Bookmark and Share

Obama inauguration: a San Francisco perspective

January 20, 2009

I’m getting ready to head out for some of the public events in San Francisco related to today’s inuaguration of Barack Obama as the 44th president of the United States. In light of the historic nature of this inauguration, I’m pulling my daughter out of school for the day and bringing her with me. I hope waking her up with hot chocolate convinces her that today is as important as I’ve told her it is. Look for liveblogging here at and Tweets from as much as I can manage. I’ll wrap up in a post later today.

Bookmark and Share

Collected morsels from the Fancy Food Show 2009

January 20, 2009

Didn’t get a chance to do more than Tweet in between walking and eating at the Fancy Food Show on Monday, but in case you missed the Tweets from directly, here they are all together — plus a couple of corrections of my fat-thumb typing.

Heading out for Fancy Food Show in San Francisco. Tweets and liveblog at as wireless connections from inside allow. The wireless reception in Moscone Center was flawless.

NextBus on inbound L Taraval wildly inaccurate. Said next train in 17 mins, but actual time was 3 mins. Thanx, NextBus.

Fancy Food Show: Serrano ham, blood oranges. They’ll need a stick to get me away from this section.

Fancy Food Show: OK, mezzeMarin has lured me from the serrano ham with these great little spears of olives, anchivies and peppers. That’s MezzeMarin.

And MezzeMarin’s anchovy fillets are fantastic.

Fancy food show: nice to see a booth of Potuguese stuff, including from Sao George, but naught from Terciera, alas. That’s Portuguese and Sao Jorge.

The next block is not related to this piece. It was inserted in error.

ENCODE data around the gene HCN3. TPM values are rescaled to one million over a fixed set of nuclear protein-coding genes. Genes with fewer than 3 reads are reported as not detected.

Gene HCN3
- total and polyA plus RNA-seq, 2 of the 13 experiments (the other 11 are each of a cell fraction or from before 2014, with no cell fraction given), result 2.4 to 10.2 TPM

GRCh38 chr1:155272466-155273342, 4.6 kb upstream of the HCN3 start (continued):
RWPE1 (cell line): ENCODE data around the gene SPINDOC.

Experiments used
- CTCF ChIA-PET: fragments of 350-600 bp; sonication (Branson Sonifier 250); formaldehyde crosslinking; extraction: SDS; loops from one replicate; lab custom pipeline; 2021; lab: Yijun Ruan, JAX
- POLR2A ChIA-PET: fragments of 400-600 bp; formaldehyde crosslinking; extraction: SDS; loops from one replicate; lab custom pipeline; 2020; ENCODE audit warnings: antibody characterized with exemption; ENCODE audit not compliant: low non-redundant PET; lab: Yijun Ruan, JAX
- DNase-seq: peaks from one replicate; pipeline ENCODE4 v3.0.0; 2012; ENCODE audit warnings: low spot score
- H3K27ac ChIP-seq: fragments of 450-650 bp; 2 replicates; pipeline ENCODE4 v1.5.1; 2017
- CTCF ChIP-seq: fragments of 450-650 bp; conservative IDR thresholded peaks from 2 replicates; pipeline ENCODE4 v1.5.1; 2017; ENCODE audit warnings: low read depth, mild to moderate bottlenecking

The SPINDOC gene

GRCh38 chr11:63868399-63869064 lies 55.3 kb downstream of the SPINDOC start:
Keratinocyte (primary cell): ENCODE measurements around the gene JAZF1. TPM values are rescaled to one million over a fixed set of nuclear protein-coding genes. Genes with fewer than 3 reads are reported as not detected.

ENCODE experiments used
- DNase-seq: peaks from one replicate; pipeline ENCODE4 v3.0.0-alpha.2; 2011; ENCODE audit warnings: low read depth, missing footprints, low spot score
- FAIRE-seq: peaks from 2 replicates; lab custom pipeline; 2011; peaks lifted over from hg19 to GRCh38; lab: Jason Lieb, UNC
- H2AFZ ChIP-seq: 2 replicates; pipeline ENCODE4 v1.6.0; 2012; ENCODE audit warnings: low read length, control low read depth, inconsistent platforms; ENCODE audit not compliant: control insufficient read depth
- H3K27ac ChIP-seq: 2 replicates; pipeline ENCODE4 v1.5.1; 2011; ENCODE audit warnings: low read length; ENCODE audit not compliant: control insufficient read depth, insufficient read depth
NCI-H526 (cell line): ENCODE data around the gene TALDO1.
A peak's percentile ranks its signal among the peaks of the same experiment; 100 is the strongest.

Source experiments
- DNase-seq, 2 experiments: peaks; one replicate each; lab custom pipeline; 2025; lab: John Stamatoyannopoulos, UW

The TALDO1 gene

Fancy food show: Oh, no – Van Vooren foie gras. I’m a goner.

Fancy food show: Fresca Italia gets the beauty prize so far, for its cheeses. Like art.

Fancy food show: This convention is great, but what an environmental downer. Millions of tiny plastic spoons, cups, plates, etc.
… And why does Moscone Center only have hot-water faucets in the restrooms, and only the kind that don’t automatically turn off? The restrooms in the halls were like this, but the restroom in between the two halls of the show did have auto-off faucets.

Fancy food show: wow, Patti LaBelle has a spice mix brand?

Fancy food show: The green/sustainability angle is big, of course, but Gidi is the only booth so far the uses compostable spoons. Kudos. Green themes were trumpteted by a lot of booths, and some of them didn’t have any samples or giveaways at all, so they didn’t use any packaging. But I only found one other booth that used compostable service, and the woman at that booth complained that San Francisco is the only place where people are bothered by the use of so much plastic.

Just met Reno Rossi, owner of Marin Cheese Co., who knows my wife. Guy has no personality whatsoever. (Hah!)

Fancy food show: we’re counting houndstooth sportcoats. 27 so far.

27 houndstooth sport coats. I think we’re done.

Fancy food show: Just passed Mario Batali. I’m not getting paid so I decided not to throw elbows to get through the throng for a pic. If you count seeing the back of his head and the side of his face, then sure, I saw Mario. I think I caught a glimpse of the clogs, too.

Bookmark and Share

Fancy Food Show, here I come

January 19, 2009

I’m spending the day at the Fancy Food Show at San Francisco’s Moscone Center. Look for short posts from the show today, plus tweets at

Wireless connections are a bit spotty in Moscone Center and no cameras are allowed in the show, but I’ll post what I can, when I can.